And the median case for Sanders is now very close indeed. Still winning, but only by a very slim electoral vote margin.

Dem 16 Mar 7 Apr 𝚫
Biden 98.3% 96.2% -2.1%
Sanders 87.0% 56.1% -30.9%

In terms of the odds of winning, the impact is much more dramatic. Sanders moves from a position that wasn't quite as strong as Biden, but still very respectable, to being barely a better bet than a coin toss.

While Biden drops a bit as well, to his worst position in over a year, the change for Sanders is a very large drop in a very short time to his worst performance since 2020 polling began. It is a stunningly large drop.

Or is it?

Remember, everything presented here is "if the election is held today." It shows the odds based on the historical accuracy of the Election Graphs averages as they stand when the election happens. So, for instance, right now Biden leads Florida by 2.5%. That translates into a 69.8% chance of Biden winning the state…  if Biden's lead remains 2.5%.

These odds do not take into account the chances of the lead in the state changing over time. We provide a snapshot in time, not a projection into the future.

If there are enough close states, then small moves in those states can make a big difference quickly.

Dem 16 Mar 7 Apr 𝚫
Biden +2.8% +2.8% Flat
Sanders +1.4% +0.5% -0.9%

The tipping point is the metric we use to understand how big a change it would take to flip the winner.

Three weeks ago Sanders's tipping point was only 1.4%. So a very small shift in the critical states would be enough to put Trump in the lead nationally. The last three weeks provided more than half of that shift.

Sanders now teeters on the edge of losing his overall lead to Trump. Sanders winning against Trump now relies on an incredibly slim 0.5% lead in the poll average in Ohio. A tiny movement in one state would result in a Trump win.

Of course, it seems like maybe the 56.1% chance of winning reflects that. That leaves a 42.0% chance of a Trump win (and a 1.9% chance of a tie). But no, that only reflects the chance of a Trump win given that Sanders leads Ohio by 0.5% and his margins in all the other states. We don't try to estimate the chances of moves in the polls in one direction or the other.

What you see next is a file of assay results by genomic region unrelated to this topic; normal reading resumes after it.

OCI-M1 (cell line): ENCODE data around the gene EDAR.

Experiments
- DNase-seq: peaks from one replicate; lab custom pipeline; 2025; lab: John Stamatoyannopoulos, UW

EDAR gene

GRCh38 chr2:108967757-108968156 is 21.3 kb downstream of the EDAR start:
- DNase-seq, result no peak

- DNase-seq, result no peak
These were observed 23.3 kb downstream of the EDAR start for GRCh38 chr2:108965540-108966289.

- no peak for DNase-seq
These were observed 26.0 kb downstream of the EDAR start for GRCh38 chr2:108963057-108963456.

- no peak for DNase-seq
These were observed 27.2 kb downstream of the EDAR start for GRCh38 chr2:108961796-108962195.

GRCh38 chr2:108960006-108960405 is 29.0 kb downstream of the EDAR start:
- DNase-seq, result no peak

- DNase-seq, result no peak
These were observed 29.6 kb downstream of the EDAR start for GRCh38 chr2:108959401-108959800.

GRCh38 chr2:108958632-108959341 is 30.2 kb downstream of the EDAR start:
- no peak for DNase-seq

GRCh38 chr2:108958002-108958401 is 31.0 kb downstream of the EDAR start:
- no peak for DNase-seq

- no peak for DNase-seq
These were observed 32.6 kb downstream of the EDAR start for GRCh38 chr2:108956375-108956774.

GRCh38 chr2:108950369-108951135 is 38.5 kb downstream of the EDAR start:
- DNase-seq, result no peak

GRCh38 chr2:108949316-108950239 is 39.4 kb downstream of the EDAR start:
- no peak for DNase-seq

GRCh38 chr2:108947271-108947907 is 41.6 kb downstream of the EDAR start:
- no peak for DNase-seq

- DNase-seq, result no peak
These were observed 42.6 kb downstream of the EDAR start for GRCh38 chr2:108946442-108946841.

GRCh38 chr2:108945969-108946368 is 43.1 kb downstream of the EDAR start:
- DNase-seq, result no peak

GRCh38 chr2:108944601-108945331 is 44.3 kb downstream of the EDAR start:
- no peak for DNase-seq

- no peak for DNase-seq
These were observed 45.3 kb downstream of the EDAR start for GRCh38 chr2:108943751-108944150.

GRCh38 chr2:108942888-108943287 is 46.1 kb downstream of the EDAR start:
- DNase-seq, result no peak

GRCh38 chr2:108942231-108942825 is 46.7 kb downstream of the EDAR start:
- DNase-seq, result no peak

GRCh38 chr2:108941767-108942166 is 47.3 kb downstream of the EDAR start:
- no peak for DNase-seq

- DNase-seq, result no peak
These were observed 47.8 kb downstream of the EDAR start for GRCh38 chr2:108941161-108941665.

So what about Biden's 96.2% chance of winning? How secure is that?

Not very. The tipping point is only 2.8%.

Looking at the specific states, it is not just one state that has to flip like the Sanders case. Instead, five states have to flip to the Trump side to change the winner. Which seems like a lot.

But the margins are really small. All of these states are super close. Biden leads, but barely. If the polls were like this on election day, Biden would very likely win. That's what the 96.2% represents.

But there is a long way to go between now and election day.

210.2 days until polls start to close.

For more information:

This post is an update based on the data on the Election Graphs Electoral College 2020 page. Election Graphs tracks a poll-based estimate of the Electoral College. The charts, graphs, and maps in the post above are all as of the time of this post. Click through on any image for current interactive versions of the chart, along with additional details.

Follow @ElectionGraphs on Twitter or Election Graphs on Facebook to see announcements of updates. For those interested in individual poll updates, follow @ElecCollPolls on Twitter for all the polls as I add them. If you find the information in these posts informative or useful, please consider visiting the donation page.